Month: November 2006

My mom’s turkey recipe

To set down for time immemorial and Google, I present herewith my mom’s method for making a turkey, with stuffing, with my own minor tweaks. In this recipe, the bird is cooked on a charcoal grill. This has the benefit of freeing up the oven for things like pie, and it tastes great. There’s also the element of risk, since the grill is a less-controlled environment, so you get a little thrill when everything turns out well.

For a 14-lb bird, this recipe will take about four and a half hours, so budget your time accordingly.

Stuffing ingredients:

  • Bread cubes: two bags unseasoned stuffing cubes, or dried cubes from one loaf of bread
  • Onions, three
  • Mushrooms, 1 lb
  • Rice pilaf mix, one box
  • Walnuts or pecans, two handfuls, chopped

All these quantities are negotiable, and you can make any additions you see fit (raisins, rosemary, celery, etc)

Begin by removing the neck and giblets from the turkey and simmer them for at least one hour. Coarsely cube the onions and mushrooms, and lightly sautée them. Start the rice pilaf mix.

Now would probably be a good time to get your charcoal going. Use one of those starter chimneys, not starter fluid. You don’t want your turkey tasting like fuel.

Once the giblets have simmered for one hour, put the bread cubes in a large mixing bowl and moisten them slightly with the giblet-water. Add the rest of the stuffing ingredients and mix them together well.

Rinse the turkey in cold water thoroughly and drain off. Thoroughly fill both the body and neck cavities with stuffing. Pin the skin down over the neck opening. There should be enough stuffing left to fill a small casserole dish. Put a light coating of olive oil on the bird.

The charcoal should be ready by now, so prep the grill. I have one of those grills made out of a 55-gallon drum turned on its side, which is ideal for this, as it gives you plenty of room and a side-opening. You are going to be using indirect heat, so you want to place your charcoal in a single heap off to one side, in a location where it will be easy to replenish.

Lay a sheet of tinfoil down on the grill away from the heat source, and place the bird on this. You’ll probably want an assistant for this part.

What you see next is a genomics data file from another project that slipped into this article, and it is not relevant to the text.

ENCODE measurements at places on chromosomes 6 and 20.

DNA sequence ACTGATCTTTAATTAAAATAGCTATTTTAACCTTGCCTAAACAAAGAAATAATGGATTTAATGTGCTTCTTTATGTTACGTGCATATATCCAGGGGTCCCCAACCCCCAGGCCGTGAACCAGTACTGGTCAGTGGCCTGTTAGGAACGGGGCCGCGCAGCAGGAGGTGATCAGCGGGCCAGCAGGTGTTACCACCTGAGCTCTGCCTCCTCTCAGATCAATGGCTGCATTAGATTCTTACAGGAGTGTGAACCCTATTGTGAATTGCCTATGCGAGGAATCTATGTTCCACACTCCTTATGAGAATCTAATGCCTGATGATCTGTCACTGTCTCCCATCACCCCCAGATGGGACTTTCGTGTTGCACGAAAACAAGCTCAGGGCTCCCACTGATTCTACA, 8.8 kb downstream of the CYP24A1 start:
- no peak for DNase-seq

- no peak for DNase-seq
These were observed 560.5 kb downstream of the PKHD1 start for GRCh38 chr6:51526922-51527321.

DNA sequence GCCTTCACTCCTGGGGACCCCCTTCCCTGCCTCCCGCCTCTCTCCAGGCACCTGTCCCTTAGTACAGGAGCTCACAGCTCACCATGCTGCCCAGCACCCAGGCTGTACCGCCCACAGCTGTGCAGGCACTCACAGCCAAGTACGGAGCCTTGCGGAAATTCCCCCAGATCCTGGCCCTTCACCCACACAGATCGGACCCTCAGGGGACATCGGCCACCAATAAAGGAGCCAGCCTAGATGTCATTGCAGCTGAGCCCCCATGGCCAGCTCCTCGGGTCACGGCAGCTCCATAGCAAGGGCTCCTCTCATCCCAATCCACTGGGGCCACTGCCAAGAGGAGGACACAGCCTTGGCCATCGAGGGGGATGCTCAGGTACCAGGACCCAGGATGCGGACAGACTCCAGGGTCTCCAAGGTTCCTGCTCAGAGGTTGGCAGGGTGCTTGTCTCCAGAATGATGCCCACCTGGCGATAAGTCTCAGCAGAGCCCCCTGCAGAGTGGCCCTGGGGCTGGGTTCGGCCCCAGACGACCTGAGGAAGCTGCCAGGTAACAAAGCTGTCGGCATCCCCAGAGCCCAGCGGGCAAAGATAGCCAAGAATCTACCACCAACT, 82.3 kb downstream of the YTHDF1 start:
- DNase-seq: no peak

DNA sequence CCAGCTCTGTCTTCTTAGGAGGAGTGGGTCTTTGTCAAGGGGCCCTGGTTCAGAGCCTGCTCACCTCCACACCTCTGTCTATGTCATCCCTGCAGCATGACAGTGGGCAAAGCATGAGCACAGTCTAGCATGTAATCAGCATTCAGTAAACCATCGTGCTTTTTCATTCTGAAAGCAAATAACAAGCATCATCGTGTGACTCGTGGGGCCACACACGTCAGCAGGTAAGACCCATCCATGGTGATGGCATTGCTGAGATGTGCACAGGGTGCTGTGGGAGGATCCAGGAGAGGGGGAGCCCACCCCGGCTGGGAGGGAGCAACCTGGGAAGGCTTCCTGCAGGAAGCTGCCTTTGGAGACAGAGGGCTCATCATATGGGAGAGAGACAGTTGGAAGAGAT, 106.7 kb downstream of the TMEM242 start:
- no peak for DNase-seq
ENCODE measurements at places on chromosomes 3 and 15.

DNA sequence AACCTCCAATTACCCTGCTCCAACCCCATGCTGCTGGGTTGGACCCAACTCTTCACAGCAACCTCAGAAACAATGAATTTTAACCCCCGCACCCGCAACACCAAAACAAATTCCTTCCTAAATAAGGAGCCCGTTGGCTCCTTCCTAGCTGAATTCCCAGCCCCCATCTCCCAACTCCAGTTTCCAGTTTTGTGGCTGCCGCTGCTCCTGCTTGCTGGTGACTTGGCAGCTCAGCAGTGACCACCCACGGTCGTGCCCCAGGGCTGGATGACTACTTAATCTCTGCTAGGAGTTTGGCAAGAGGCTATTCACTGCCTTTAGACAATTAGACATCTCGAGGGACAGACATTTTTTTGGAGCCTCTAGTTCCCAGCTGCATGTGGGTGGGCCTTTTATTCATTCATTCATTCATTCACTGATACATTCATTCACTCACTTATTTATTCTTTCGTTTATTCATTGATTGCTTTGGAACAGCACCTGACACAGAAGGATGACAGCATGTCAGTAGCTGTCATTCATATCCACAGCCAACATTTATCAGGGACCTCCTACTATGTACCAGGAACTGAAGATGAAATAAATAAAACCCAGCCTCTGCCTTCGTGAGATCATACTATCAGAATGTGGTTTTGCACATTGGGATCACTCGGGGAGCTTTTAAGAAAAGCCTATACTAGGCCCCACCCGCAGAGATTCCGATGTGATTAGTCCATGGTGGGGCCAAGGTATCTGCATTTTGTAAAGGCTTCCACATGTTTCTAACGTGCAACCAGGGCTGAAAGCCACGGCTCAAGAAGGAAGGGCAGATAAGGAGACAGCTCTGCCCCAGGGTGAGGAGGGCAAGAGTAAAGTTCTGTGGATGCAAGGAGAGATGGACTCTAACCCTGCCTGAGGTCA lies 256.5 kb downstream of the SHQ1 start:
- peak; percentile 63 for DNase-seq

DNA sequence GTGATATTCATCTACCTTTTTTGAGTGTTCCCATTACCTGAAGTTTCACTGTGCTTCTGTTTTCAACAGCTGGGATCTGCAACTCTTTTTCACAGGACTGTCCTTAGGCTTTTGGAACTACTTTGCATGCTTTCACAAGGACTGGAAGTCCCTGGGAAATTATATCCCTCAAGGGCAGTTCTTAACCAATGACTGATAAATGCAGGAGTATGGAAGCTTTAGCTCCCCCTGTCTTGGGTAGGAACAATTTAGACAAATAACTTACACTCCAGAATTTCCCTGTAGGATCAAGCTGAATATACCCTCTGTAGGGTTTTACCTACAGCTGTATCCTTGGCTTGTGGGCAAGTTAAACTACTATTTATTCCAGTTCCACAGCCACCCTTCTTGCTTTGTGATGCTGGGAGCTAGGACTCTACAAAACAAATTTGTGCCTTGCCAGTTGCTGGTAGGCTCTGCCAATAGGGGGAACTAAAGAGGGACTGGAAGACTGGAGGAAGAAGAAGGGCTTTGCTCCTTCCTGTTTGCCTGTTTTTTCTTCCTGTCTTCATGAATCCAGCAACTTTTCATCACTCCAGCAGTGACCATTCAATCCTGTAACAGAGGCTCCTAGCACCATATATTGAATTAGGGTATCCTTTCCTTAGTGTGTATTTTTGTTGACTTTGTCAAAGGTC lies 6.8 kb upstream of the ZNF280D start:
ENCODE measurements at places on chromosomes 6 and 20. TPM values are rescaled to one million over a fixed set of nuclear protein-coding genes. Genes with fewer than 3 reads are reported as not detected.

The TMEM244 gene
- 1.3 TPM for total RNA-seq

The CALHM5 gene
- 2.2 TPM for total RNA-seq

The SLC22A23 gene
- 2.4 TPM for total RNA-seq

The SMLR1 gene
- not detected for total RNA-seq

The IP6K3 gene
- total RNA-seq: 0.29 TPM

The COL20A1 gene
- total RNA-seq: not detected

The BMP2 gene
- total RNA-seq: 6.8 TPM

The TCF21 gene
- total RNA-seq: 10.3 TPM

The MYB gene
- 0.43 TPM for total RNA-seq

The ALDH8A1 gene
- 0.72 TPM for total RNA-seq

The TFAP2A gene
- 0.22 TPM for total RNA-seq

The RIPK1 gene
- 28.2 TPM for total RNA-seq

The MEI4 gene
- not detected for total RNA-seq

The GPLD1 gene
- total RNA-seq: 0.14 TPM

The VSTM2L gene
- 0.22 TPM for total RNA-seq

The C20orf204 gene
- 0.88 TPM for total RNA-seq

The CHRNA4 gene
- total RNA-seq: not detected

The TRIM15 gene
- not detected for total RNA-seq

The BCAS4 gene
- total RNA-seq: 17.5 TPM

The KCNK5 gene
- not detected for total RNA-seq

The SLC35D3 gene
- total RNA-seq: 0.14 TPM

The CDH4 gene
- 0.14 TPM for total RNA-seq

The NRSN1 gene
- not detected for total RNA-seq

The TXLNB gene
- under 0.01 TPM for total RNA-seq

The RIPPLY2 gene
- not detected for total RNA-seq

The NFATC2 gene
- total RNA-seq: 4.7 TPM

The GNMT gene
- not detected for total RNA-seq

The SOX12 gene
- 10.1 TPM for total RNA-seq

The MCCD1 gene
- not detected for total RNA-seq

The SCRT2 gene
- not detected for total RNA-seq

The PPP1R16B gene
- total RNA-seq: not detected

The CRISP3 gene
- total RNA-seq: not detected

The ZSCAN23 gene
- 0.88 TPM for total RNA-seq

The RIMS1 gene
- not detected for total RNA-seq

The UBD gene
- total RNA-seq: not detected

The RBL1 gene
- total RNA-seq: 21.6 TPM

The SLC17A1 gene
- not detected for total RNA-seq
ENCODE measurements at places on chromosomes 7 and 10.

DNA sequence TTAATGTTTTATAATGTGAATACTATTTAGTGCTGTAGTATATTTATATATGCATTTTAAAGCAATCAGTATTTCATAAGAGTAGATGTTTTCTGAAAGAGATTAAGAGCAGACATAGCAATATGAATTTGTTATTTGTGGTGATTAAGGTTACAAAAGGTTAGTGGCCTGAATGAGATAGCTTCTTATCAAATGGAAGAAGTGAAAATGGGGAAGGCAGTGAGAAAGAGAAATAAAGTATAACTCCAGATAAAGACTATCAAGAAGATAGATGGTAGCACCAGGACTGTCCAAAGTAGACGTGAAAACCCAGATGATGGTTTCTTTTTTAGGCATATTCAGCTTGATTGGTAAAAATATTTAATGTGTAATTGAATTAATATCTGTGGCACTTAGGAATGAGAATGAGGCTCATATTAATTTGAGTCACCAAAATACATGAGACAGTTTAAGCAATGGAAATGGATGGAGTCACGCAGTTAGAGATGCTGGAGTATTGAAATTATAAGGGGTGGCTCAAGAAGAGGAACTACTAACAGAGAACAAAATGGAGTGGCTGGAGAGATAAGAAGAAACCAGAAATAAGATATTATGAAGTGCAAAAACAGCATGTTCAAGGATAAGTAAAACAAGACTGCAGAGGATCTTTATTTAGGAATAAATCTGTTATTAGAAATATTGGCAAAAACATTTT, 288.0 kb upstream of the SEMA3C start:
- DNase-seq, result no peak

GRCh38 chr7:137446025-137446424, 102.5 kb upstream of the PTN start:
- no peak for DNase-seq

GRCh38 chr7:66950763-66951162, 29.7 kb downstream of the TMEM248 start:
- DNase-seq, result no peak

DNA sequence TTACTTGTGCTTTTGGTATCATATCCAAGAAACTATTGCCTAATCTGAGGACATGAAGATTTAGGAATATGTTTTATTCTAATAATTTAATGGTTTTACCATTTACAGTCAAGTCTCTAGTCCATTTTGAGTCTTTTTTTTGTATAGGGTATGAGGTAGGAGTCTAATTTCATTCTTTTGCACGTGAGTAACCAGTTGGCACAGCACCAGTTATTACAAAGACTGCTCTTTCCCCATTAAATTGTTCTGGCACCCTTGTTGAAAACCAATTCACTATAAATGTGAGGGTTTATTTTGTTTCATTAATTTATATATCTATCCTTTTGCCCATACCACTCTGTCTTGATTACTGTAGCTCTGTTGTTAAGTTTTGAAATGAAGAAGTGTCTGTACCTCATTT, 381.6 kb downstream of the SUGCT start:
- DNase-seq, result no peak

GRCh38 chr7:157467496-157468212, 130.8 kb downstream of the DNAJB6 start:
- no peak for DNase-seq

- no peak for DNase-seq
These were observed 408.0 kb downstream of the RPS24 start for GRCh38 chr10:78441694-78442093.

Allow 15 minutes of cooking time per pound, and allow an extra 15-30 minutes to take into account the added weight of the stuffing.

Every 30 minutes, add another 10 or so briquets—don’t let any more heat escape than necessary. Every hour, rotate the bird 180° to even out the cooking.

You might want to wrap some potatoes or sweet potatoes in tinfoil and throw them on when you’ve got 90 minutes to go.

At 60 minutes to go, and at 30-minute intervals thereafter, check the turkey’s internal temperature: it’s possible that it’s already done. Use a probe-type thermometer. Internal temperature measured from the top should be at least 165°F, juices should be running clear, and the skin should be the color of dark honey. If the turkey is done but you aren’t ready for it, set it as far from the heat as possible, cover it with a sheet of tinfoil, and stop adding charcoal.

East Austin Studio Tour

The East Austin Studio Tour is going on this weekend. Gwen and I hit a lot of the stops today, and saw a hell of a lot of cool stuff.

Some highlights: Gnome figurines by Meg Stone (Prentiss took the same picture as I did). Sacrilegious robot art by Veronica Ceci. Cherie Weaver’s whimsical art (the one place we dropped money this year). And of course, the excellent journals and cookies from my neighbor Mychal and the paintings by my neighbor Jen Balkan (who also makes robot art, but not sacrilegious).

If you’re reading this on Sunday, hop on your bike now and check it out.

Adventures in backup

I’ve got an aging external hard drive that I’ve been using for backups for some time now. It’s been getting kind of clogged up, and when we returned from Spain, it took a few tries before it would spin up. That was the kick in the pants I needed to move forward with a plan to get a network-attached storage (NAS) box.

I spent a lot of time reading the reviews at Tom’s Networking. It looked like there was no one product that offered both of two key features: two disk bays for RAID-1, and support for the Appletalk File Protocol (AFP). (I know that I could have dropped $600 on a four-bay box from Infrant, but I literally don’t have room for that, much less the budget or the need.) I decided to compromise on a “bring your own disk” one-disk box from Synology, DS-106e, which at least supports AFP. Eventually I can get an external box to plug into the DS-106 and backup my backup.

Getting this working has been a bear. The main point of this exercise, of course, is to back up. I had been using SilverKeeper, freeware from LaCie, for a long time. It works, but it is not easy to work with. I want to exclude things like caches and deleted mail from my backup, and while it is possible with SilverKeeper, it’s painful, and the interface is buggy enough (straight outta OS 9) that I’m never sure what I’ve added to the exclusion list. I looked around and decided to try out Synk, which offers pretty smart exclusions and looks nice.